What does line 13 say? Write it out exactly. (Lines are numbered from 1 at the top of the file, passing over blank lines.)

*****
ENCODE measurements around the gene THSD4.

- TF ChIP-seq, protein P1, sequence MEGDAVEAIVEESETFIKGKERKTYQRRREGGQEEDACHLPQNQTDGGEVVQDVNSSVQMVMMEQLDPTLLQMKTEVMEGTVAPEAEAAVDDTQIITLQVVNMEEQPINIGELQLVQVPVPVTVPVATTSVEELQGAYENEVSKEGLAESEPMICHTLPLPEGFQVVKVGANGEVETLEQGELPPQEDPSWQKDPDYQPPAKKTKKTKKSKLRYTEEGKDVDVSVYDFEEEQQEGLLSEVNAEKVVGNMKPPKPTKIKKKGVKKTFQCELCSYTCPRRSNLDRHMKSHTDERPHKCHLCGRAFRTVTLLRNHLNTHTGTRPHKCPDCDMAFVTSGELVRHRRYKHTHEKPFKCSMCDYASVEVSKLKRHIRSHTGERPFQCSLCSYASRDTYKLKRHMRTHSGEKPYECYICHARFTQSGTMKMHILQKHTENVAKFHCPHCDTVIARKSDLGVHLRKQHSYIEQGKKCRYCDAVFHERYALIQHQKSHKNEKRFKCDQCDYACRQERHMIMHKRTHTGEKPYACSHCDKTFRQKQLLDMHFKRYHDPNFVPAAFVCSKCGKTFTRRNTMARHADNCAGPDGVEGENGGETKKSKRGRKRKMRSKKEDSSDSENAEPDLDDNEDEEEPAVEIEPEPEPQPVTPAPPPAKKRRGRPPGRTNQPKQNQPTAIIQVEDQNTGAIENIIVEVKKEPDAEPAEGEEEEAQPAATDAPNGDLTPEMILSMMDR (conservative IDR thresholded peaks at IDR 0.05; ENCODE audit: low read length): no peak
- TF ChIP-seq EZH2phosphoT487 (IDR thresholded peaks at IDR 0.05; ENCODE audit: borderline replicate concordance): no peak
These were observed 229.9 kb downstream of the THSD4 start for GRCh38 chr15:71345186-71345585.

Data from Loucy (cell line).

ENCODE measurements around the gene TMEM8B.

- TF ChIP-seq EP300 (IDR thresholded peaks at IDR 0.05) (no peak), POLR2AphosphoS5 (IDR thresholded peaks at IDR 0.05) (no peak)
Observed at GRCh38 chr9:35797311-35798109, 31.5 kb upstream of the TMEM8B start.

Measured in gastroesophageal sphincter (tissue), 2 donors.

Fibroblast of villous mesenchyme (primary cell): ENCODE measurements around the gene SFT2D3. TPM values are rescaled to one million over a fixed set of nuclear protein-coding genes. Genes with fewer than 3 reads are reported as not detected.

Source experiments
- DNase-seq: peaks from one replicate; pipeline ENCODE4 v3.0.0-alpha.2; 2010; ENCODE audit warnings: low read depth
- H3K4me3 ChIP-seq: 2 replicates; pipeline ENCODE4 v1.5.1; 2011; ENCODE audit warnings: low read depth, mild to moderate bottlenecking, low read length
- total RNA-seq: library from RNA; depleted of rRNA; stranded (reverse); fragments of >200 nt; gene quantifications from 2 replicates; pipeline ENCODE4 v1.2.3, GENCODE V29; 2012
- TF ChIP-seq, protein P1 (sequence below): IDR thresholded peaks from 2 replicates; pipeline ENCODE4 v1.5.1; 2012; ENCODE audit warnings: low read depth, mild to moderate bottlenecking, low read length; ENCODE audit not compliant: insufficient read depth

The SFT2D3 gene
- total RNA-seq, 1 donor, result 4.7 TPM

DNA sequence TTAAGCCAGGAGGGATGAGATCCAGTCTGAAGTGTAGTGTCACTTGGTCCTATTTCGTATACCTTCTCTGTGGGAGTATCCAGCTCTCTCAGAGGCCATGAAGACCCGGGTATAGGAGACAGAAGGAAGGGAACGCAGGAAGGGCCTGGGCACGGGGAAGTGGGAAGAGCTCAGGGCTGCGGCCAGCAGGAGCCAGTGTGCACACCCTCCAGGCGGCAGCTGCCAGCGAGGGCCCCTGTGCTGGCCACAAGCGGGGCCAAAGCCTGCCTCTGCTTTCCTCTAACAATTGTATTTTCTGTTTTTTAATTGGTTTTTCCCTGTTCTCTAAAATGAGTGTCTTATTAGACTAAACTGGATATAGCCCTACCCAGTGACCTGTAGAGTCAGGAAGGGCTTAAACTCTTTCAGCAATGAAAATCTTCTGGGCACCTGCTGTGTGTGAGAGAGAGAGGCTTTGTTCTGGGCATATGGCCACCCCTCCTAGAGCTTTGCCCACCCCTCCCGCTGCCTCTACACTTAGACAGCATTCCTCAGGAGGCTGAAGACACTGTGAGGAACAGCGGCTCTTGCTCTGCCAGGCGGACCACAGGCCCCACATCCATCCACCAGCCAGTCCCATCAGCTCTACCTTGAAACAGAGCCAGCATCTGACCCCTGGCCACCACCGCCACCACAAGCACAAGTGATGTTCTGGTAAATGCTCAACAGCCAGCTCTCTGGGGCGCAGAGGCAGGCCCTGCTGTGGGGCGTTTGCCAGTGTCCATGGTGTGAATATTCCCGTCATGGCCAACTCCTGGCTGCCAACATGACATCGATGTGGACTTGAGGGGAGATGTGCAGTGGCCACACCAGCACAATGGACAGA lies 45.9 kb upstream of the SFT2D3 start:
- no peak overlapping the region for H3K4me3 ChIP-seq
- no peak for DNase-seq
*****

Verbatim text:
- H3K4me3 ChIP-seq: 2 replicates; pipeline ENCODE4 v1.5.1; 2011; ENCODE audit warnings: low read depth, mild to moderate bottlenecking, low read length